How to Protect Your Pet from Lyme Disease
April is Prevention of Lyme Disease in Dogs Month, which is important as the weather gets warmer and parasites become active again. It is crucial to take steps to prevent ticks from attaching to your pet and causing Lyme disease. You should also familiarize yourself with the signs of Lyme disease so that your furry friend can receive treatment promptly.
Lyme disease signs in dogs
Lyme disease, which is transmitted through tick bites, is a prevalent illness in the world. However, only 5% to 10% of affected dogs display symptoms, and the disease may not manifest for several months following the initial bite. Lyme disease signs in dogs can include:
- Swollen lymph nodes
- Painful, inflamed joints
- Shifting-leg lameness
The use of antibiotics can shrink the Lyme-causing bacteria, but may not always eradicate it entirely, leading to the development of chronic disease. As your dog’s sickness relapses, the symptoms may fluctuate. Although rare, kidney disease may also emerge, which can be recognized by symptoms such as vomiting, diarrhea, and increased thirst and urination.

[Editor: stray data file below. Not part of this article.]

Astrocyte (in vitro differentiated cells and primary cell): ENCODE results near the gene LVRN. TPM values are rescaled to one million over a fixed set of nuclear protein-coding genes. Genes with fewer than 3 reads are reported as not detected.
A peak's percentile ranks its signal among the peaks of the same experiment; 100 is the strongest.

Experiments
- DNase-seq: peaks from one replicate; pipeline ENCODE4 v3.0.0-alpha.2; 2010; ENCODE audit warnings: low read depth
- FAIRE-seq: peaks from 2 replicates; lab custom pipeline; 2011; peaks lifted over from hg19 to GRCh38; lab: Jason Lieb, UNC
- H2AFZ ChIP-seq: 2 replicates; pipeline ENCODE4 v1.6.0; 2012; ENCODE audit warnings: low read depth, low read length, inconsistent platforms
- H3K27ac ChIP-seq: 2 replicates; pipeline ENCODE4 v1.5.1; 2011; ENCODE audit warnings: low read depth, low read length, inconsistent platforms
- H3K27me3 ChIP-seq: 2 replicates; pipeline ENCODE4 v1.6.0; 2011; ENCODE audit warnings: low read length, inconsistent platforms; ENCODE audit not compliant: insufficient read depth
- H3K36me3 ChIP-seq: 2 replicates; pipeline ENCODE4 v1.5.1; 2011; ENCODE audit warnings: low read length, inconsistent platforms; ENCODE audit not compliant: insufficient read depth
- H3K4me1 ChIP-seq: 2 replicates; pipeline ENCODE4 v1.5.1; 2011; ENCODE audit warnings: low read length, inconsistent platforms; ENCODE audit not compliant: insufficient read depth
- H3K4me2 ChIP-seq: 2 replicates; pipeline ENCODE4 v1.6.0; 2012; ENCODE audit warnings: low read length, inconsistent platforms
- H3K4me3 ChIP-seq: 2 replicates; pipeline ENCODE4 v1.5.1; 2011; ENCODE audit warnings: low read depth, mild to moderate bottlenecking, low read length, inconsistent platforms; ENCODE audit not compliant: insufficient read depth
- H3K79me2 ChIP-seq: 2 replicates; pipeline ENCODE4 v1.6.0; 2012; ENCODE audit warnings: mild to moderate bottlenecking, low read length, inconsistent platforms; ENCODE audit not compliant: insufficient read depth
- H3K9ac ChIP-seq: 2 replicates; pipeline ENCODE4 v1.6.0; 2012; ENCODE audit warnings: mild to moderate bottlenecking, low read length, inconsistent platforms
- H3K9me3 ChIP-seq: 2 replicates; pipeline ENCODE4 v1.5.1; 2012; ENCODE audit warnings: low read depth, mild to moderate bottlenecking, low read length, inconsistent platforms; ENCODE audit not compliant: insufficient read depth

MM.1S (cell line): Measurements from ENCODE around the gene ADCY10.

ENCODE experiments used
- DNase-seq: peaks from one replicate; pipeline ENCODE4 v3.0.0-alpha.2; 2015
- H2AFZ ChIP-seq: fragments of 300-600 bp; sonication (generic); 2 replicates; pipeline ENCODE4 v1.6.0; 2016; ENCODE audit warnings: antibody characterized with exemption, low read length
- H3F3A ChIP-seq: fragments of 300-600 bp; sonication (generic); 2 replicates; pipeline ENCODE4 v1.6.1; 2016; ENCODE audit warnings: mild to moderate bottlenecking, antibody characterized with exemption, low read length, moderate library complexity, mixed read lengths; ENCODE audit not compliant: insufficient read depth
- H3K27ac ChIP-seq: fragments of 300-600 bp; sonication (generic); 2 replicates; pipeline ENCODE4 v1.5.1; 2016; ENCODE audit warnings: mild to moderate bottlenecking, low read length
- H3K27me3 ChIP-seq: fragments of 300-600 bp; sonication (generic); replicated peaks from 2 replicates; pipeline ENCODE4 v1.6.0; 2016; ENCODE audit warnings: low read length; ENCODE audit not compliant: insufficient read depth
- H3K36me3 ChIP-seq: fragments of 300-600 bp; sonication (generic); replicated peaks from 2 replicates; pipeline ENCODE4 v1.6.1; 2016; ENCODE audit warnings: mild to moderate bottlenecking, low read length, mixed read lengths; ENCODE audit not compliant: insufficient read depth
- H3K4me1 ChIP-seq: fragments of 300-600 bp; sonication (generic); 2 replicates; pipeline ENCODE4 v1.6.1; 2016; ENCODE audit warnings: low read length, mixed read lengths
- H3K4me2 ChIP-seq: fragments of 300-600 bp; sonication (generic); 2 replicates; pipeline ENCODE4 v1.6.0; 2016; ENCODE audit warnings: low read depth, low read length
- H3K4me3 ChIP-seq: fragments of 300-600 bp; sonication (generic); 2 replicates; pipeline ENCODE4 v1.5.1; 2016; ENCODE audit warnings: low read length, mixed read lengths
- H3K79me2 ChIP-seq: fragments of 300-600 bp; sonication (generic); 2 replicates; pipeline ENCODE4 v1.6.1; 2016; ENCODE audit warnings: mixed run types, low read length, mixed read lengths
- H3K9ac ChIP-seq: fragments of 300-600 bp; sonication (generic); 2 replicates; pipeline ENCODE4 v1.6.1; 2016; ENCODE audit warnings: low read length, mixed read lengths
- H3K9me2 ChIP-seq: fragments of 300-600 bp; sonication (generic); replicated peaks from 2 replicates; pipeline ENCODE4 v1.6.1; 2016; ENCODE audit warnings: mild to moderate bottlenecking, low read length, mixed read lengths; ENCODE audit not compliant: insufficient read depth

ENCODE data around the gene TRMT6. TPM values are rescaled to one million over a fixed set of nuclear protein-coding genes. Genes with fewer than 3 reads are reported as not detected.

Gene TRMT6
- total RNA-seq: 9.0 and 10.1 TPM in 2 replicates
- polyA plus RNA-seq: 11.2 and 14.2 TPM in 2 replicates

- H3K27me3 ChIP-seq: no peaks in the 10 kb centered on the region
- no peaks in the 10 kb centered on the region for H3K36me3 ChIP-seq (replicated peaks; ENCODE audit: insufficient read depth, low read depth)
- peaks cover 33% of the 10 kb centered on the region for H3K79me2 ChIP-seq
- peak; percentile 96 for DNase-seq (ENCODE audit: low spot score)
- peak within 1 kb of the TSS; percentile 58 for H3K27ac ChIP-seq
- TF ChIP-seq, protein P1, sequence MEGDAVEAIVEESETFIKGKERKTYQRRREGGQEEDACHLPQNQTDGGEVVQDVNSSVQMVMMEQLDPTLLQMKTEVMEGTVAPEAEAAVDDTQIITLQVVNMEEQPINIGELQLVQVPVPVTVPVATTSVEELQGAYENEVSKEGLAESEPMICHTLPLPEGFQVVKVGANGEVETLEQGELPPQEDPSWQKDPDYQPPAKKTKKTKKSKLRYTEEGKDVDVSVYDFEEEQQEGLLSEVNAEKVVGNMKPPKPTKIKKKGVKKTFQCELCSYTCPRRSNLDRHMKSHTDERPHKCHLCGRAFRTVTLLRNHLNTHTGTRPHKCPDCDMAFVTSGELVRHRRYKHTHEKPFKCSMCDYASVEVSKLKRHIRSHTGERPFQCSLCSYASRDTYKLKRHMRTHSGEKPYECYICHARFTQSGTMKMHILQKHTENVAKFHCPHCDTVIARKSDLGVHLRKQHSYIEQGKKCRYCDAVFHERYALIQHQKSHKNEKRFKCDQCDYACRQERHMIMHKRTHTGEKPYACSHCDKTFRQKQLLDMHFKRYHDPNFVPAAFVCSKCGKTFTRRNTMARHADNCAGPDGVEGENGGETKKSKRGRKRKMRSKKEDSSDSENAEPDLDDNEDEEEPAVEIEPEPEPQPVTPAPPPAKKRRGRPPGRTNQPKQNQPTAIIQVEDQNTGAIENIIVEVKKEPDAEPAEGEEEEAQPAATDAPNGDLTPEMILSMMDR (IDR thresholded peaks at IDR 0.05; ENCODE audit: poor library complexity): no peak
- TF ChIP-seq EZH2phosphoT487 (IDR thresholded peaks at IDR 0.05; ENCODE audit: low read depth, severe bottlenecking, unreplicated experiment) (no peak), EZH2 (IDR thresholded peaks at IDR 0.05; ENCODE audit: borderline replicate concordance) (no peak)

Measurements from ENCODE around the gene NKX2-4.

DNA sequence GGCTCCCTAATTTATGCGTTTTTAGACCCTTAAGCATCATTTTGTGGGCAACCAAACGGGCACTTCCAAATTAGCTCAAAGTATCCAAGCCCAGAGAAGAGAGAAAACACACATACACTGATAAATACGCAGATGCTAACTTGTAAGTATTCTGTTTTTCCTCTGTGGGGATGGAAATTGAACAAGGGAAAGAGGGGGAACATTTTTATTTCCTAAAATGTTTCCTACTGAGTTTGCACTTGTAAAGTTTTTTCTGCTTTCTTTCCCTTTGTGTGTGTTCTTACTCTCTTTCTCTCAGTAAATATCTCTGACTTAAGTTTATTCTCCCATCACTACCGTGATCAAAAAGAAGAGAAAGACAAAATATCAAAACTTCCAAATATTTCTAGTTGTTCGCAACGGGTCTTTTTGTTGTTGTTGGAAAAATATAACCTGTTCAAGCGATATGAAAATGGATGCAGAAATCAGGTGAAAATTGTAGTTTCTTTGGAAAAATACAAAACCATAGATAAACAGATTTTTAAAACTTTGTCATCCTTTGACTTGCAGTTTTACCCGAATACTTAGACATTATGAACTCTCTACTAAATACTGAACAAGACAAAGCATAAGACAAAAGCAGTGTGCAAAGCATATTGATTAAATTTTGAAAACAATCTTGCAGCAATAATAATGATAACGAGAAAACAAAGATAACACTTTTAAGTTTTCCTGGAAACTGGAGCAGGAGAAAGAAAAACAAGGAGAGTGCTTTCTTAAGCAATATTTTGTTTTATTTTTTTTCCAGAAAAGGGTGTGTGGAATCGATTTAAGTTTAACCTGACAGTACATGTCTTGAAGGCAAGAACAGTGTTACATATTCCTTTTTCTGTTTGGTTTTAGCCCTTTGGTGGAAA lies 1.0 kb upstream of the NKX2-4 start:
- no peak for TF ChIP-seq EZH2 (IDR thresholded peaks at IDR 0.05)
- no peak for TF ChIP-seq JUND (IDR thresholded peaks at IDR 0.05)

How to protect your pet from Lyme disease
Lyme disease can have long-lasting impacts on your pet’s health and even affect your family’s well-being. To safeguard against the disease’s serious consequences, take the following precautions:
- Mow your lawn regularly to reduce the risk of ticks, as they are not commonly found in short grass.
- To protect your pet from Lyme disease, make sure to give them monthly tick prevention medication. This will kill any ticks before they can pass on the harmful bacteria.
- Avoid walking areas where ticks live – When taking your pet for a walk in the woods, be mindful that ticks are often found in tall grass and leafy areas.
- Thoroughly examine your pet for crawling or attached ticks, paying close attention to areas such as near the ears, in the groin, under the tail, and between the toes.
- To protect your dog from Lyme disease, consult your veterinarian about the suitability of getting them vaccinated.